By Arnold Neliba
NAIROBI, MAY 27, 2022 (CISA)– Over 10 million children worldwide face the risk of a profound short- and long-term adverse effects on their health, safety, and well-being due to the Covid-19 pandemic said Adam Nicholas Phillips, Director, Center for Faith-Based and Neighborhood Partnerships and of the Local, Faith, and Transformative Partnerships Hub at USAID on May 23.
Speaking in Nairobi, Mr Philips expressed the preparedness of the Biden administration to work with faith-based actors and organizations globally to address global risks children globally have been exposed to following the death of a parent, custodial grandparent, or other adult guardians who cared for them.
“Faith-based actors and organizations can be important allies in supporting and advocating for the safety and well-being of children and the families that care for them. Faith-based actors often have long histories of concern and care for orphans and other vulnerable children, and commitment to and provision of education, and support for people affected by conflict and crisis,” he said, citing a recent report co-authored by USAID, U.S. Center for Disease Control and Prevention (CDC), World Bank, World Health Organization (WHO), and other partners.
“Children today are in need of our support more than ever,” Mr Phillips told delegates attending a conference themed “An Indaba on a Theology and Practice of Child Protection in Africa in Times of Pandemics”, convened by the Jesuit Justice and Ecology Network – Africa (JENA), an apostolate of Jesuit Conference of Africa and Madagascar (JCAM) in collaboration with The Vatican COVID-19 Commission – Africa Taskforce, AMECEA and Catholic Care for Children (CCC).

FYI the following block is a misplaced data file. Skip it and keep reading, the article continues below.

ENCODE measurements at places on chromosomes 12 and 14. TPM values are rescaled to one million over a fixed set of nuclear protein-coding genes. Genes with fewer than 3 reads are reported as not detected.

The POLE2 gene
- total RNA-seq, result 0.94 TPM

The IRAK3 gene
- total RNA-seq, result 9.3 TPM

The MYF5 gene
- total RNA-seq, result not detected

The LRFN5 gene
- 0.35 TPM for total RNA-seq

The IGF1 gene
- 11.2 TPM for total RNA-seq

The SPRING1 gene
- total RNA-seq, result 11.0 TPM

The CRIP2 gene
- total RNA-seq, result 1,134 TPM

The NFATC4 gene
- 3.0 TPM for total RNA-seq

The conference also brought on board partners from Europe and USA to deliberate on the formulation of working policies that protect children in the post-Covid-19 era.
He said the conference, which is born out of Pope Francis’s call to unite leaders and people from all sectors to fully participates in the mission of safeguarding children post Covid-19 is timely and helps to discuss how to leverage collective strength to fight the pandemic while supporting and protecting children.
“It is imperative for the United States to continue partnering with faith-based and community leaders, donors, NGOs, partner countries, and others to share best practices and work together to put the pandemic behind us,” Mr Phillips a former pastor and grassroots advocate added.
Also speaking at the conference, Mr James Alexander, Senior Advisor at the US Department of State, stressed that “protection of children is an absolute priority that requires a collaborative effort and that sometimes as a government we don’t always collaborate with our agencies and we really need to.”
“US government is aware of and concerned about the drastic secondary effects of covid-19 and the damage that is causing to communities across the continent. It is through partnerships and collaborative efforts that solutions are found especially by governments working with and listening to religious institutions and civil society,” Mr Alexander added.